Gina Davidson: Council has kids living in a box

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‘AAIIIEE my eyes” was apparently the death cry of Japanse soldiers as they were done in by plucky British Tommies in the tatty war magazines I used to flick through while waiting to see the doctor. Well it was the 70s and GPs used to have those quaint morning schedules where you could just pitch up and hang around until someone was free. And they were slightly better than the People’s Friend.

But I digress. “Aaiieee my eyes” was also my reaction this week when I saw the impression (said to be by an artist but I have my doubts) of the planned extension for Trinity Primary School. An hour on the sofa with a couple of slabs of cucumber on the peepers didn’t make it any better – as it is truly hideous. If the architects were briefed to come up with their idea of a des res for one of JK Rowling’s dementors – they surpassed themselves.

Unfortunately the two-storey rectangular slab of flat-roofed grey panelling is supposed to convince young minds they’re about to enter a place of inspiration and creativity, where they will learn great things and explore wonderful ideas. Shame it looks more like they’re about to have their souls sucked through their nostrils by the dead hand of state-sponsored design.

In fact, it’s the sort of thing you’d imagine Michael Gove drawing on a civil servant’s forehead as he explains just how he’s getting education straightened out in this country with his Fordian rational for new schools: any shape you like as long as it’s a box.

But this is Edinburgh, thankfully beyond the reach of Mr Gove’s neo-functional theories. Yet the city council also seems incapable of demanding good design, and instead is adopting the philosophy of the School of Little Boxes Made of Tickey Tackey which all Look Just the Same.

Two years ago I railed against the design of the new James Gillespie’s High as yet another soulless structure which ruined the old premises’ “campus” feel, while, ironically, claiming to reinforce it. To no avail obviously – what the council decides, it gets.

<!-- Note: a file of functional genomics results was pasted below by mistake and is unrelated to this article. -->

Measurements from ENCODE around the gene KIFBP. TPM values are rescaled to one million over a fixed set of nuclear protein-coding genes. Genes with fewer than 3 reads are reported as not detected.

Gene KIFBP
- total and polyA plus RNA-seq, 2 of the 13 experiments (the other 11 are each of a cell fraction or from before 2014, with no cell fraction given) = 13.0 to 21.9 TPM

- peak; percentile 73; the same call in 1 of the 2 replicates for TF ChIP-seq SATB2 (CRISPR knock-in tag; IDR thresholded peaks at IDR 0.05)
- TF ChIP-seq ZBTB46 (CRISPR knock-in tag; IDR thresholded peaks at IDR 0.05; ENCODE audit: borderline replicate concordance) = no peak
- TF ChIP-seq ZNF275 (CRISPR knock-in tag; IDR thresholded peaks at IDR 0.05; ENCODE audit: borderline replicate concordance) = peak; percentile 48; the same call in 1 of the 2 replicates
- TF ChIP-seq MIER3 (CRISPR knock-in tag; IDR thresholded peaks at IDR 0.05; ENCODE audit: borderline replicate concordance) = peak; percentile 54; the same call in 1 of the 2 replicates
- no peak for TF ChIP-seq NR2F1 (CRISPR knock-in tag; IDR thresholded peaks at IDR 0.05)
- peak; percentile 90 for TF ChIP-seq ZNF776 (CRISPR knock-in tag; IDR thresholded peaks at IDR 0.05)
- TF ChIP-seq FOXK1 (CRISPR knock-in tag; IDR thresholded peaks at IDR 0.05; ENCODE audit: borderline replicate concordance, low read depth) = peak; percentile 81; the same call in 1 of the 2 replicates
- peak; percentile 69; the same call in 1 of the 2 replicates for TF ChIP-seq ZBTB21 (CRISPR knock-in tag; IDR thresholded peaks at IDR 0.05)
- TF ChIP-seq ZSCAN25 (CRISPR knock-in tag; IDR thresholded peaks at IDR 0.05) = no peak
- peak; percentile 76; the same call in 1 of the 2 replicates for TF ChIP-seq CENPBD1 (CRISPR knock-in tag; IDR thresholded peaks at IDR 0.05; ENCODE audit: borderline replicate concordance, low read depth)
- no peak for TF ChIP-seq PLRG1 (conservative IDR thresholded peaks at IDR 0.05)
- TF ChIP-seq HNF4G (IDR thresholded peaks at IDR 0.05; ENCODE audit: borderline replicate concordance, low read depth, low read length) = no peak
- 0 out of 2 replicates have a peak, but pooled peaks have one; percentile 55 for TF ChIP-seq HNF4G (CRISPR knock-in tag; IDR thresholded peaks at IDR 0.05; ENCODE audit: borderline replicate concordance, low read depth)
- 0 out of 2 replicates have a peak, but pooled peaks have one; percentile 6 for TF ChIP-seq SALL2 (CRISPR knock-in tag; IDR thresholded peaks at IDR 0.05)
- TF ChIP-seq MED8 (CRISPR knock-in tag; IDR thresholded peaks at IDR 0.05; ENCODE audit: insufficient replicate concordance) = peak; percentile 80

And now Trinity Primary, where not only is the education department going against Scottish Government guidelines with its permanent prefab extension by forgetting all about personalisation and innovation, but is also breaking every rule in the book of good taste and the pamphlet on giving children a nice place to turn up to.

Dear god, they’ll have a bad enough time of it as adults sitting in stainless steel, glass and breezeblock boxes answering calls from irate Sky viewers watching another little box inside their identikit new housing, so why not let them have a little joy when they’re young?

Trinity Primary looks as though it could have stood in for Grange Hill at any second, but that shouldn’t give planners carte blanche to throw up something that looks like the last piece of Lego in the tub. Kids are in schools for at least six hours every day, and it’s been proven time and again that the places where we work or live impact our health – particularly our mental health. So where better to get design right than with a school?

Of course, the reason that an extension is even being contemplated is because Trinity is full to the brim after the closure of other, nearby, primaries.

Which makes the design even more important, something to lift the kids’ spirits, even sub-consciously, as they arrive in the morning. We should not oppress them with a building ­reminiscent of a 1960s ball-­bearing production factory – minus the ­spewing chimneys, they would, after all, be circular.

These school boxes have already been ridiculed by architects, such as Deborah Saunt, an award-winning school designer, as the “architectural equivalent of feeding children McDonald’s every day”, while at the same time, a study by academics at Salford University has shown there is a strong correlation between the built environment where teaching takes place and test results in reading, ­writing and maths.

Indeed, the same study suggests that even lighting, circulation, acoustics, individuality and colour affects pupils’ progress.

So why can’t the council take such ideas on board? I can understand its desire to get school capacity problems resolved quickly and cheaply, but good design practice should not be thrown on the scrapheap in the process. Why can’t it seem to grasp that good building design can instil in children the importance of living and working in harmonious surroundings and how it can benefit lives?

Similar extensions are also planned at Victoria, Granton and Wardie ­primaries, and as one parent at the latter school and an architect to boot says, this extension is a “major missed opportunity”. He’s right, but if it gets the go-ahead it’s also another missed opportunity for the council’s new ­co-operative way of thinking.

The education department and city councillors should do well to remember that a school’s ethos can’t but be improved by it’s atmosphere, and that atmosphere is largely dependent on intelligent architecture.

However if that atmosphere is as depressed as the waiting room of my childhood GP surgery, then these children might as well be given textbooks – or indeed comics – from the same era. For who needs progress?